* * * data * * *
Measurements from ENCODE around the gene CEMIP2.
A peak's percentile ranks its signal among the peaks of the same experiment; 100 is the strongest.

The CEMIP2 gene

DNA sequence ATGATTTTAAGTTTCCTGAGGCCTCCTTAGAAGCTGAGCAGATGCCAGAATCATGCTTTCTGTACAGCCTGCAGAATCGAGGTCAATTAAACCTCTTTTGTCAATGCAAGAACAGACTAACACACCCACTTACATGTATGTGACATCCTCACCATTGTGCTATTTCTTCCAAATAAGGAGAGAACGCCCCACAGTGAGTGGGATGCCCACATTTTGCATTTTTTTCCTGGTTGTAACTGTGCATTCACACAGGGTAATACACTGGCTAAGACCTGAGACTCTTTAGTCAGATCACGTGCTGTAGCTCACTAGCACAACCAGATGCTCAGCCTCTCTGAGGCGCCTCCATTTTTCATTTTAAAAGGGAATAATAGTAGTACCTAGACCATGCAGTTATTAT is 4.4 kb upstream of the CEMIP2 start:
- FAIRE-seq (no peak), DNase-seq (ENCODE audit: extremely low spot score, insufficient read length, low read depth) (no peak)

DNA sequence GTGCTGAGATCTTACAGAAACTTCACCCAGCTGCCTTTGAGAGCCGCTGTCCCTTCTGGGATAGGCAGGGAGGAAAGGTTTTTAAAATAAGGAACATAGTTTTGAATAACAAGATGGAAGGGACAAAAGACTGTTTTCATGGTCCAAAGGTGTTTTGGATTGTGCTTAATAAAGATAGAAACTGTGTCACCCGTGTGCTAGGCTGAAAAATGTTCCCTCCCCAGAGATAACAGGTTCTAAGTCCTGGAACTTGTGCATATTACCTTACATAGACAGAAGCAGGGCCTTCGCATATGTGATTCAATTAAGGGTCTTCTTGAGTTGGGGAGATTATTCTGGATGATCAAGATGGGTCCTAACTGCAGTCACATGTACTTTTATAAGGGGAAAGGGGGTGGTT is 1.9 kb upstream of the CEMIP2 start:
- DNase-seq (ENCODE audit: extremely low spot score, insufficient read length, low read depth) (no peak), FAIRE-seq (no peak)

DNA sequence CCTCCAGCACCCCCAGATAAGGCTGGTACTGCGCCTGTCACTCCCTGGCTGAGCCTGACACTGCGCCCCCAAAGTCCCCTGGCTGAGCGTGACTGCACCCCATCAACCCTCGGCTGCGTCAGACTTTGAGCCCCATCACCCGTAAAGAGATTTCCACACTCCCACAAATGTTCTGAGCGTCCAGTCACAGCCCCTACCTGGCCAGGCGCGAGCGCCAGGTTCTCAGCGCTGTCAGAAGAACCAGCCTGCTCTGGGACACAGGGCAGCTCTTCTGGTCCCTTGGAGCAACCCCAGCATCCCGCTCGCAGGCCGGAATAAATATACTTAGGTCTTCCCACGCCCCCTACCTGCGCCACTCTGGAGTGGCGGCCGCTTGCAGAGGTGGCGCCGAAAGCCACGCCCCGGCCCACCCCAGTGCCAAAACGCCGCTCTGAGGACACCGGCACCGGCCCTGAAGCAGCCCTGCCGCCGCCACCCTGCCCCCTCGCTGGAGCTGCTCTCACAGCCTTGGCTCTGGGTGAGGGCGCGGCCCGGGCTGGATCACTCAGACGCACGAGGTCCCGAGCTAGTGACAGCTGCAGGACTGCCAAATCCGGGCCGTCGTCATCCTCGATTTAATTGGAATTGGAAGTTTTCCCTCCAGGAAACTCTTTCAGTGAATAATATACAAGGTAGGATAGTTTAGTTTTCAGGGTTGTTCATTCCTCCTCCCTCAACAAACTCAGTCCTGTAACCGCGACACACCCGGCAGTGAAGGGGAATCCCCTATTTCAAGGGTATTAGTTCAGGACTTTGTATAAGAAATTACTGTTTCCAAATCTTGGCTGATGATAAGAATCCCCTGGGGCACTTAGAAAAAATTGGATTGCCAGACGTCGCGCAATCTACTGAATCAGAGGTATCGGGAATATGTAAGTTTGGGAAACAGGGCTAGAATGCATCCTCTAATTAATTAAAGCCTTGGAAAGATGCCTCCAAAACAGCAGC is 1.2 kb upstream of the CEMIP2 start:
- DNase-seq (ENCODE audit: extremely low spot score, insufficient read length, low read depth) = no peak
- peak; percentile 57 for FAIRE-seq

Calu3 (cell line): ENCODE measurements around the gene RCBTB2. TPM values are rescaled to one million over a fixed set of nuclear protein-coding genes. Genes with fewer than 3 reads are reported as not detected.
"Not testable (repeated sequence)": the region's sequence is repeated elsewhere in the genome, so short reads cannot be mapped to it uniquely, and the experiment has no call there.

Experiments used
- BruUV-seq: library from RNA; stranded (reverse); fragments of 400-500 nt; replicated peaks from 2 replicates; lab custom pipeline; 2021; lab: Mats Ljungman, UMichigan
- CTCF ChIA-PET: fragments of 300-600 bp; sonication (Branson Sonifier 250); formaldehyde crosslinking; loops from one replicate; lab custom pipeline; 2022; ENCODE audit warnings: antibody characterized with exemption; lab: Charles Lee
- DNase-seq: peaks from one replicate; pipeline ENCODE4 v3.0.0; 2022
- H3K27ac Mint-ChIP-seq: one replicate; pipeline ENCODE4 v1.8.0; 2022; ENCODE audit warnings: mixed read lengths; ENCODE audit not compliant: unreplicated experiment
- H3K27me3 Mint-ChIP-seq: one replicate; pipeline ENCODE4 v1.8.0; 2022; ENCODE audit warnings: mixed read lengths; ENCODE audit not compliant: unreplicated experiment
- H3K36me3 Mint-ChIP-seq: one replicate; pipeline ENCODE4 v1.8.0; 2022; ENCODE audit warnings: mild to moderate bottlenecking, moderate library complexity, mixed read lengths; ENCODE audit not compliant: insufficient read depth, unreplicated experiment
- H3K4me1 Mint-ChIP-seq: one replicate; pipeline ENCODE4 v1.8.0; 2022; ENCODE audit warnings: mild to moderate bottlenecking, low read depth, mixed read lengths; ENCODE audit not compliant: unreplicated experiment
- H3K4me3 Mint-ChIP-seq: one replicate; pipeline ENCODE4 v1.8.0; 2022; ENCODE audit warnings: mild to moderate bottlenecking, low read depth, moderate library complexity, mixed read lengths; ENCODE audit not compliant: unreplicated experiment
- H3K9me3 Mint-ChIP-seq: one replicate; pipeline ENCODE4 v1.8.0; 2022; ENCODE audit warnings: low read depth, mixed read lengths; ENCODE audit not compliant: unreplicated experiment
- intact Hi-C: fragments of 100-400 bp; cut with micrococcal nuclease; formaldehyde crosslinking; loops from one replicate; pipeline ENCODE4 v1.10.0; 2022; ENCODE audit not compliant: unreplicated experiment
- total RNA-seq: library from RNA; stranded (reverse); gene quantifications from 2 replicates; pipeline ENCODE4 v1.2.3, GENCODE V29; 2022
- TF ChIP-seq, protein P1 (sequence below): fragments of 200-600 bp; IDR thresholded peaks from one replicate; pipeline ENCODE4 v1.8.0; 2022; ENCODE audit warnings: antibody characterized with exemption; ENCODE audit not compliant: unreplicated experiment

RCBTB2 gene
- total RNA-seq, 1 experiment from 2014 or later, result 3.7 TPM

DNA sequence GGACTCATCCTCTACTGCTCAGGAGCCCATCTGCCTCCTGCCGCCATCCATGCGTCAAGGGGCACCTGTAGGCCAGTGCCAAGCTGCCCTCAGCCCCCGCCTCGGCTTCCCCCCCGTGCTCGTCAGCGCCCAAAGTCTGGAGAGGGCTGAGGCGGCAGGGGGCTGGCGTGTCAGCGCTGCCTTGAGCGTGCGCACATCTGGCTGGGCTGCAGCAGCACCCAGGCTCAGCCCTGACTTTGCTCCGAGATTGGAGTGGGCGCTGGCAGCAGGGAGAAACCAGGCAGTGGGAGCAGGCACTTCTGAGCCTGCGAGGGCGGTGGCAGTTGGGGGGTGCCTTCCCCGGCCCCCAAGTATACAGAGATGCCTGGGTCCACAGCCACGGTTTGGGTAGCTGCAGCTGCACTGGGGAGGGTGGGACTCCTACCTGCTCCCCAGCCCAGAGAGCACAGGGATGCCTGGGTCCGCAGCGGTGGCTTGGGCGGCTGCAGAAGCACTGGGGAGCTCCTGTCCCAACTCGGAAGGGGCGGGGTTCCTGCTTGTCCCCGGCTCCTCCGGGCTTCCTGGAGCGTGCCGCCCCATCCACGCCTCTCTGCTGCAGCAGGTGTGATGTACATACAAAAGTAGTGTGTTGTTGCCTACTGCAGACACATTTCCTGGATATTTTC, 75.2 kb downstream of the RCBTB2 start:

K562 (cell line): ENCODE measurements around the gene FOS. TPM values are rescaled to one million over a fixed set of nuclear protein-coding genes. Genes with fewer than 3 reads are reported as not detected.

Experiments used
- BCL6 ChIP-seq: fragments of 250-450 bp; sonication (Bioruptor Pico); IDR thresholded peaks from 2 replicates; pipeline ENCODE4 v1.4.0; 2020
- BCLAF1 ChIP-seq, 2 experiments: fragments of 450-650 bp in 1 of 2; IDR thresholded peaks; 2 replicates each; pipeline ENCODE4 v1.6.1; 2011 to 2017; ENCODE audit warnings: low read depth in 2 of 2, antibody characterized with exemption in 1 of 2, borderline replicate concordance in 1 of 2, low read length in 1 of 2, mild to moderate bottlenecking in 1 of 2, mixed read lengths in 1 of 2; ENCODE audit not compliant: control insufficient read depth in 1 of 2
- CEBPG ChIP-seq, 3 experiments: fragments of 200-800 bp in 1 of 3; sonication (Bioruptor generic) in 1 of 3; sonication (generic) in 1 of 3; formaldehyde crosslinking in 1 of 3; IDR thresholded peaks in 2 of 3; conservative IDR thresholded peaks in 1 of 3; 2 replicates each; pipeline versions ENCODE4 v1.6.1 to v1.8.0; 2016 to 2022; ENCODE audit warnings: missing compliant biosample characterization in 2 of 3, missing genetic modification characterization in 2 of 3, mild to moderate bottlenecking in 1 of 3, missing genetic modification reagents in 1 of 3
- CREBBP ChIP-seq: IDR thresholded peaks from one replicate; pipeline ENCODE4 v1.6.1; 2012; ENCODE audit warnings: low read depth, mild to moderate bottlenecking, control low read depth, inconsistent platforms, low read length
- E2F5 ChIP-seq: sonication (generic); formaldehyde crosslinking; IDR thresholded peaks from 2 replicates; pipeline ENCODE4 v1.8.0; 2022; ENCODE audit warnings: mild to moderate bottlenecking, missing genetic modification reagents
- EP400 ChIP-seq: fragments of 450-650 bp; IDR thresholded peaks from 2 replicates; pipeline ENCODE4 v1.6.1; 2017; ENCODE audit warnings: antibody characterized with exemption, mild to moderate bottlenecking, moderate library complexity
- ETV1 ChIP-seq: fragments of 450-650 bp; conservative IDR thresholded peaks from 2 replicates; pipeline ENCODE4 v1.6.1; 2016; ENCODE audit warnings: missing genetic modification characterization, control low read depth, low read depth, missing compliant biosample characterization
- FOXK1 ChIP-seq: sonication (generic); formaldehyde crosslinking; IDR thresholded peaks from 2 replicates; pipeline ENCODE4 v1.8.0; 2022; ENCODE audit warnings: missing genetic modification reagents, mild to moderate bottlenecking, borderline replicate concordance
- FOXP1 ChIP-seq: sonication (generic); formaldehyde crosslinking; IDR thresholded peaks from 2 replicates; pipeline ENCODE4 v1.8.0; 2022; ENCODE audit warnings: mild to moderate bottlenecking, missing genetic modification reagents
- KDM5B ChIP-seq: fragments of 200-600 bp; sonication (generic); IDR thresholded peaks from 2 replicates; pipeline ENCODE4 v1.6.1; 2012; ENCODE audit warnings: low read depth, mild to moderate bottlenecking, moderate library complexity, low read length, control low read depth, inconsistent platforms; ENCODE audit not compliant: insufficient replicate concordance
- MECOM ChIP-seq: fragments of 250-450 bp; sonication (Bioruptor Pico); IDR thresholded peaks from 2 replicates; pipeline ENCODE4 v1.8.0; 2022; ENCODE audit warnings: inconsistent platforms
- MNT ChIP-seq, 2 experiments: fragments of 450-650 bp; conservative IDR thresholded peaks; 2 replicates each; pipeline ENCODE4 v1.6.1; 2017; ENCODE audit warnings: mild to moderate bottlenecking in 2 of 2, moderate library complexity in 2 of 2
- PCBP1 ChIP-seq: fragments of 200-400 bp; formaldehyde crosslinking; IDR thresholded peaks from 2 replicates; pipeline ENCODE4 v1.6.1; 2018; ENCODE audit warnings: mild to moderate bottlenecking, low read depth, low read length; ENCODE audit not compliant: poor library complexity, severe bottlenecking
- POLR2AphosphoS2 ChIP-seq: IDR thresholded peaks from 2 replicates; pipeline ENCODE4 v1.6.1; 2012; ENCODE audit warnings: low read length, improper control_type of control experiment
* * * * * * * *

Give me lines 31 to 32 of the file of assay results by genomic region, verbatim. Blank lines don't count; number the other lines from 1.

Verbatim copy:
- BCL6 ChIP-seq: fragments of 250-450 bp; sonication (Bioruptor Pico); IDR thresholded peaks from 2 replicates; pipeline ENCODE4 v1.4.0; 2020
- BCLAF1 ChIP-seq, 2 experiments: fragments of 450-650 bp in 1 of 2; IDR thresholded peaks; 2 replicates each; pipeline ENCODE4 v1.6.1; 2011 to 2017; ENCODE audit warnings: low read depth in 2 of 2, antibody characterized with exemption in 1 of 2, borderline replicate concordance in 1 of 2, low read length in 1 of 2, mild to moderate bottlenecking in 1 of 2, mixed read lengths in 1 of 2; ENCODE audit not compliant: control insufficient read depth in 1 of 2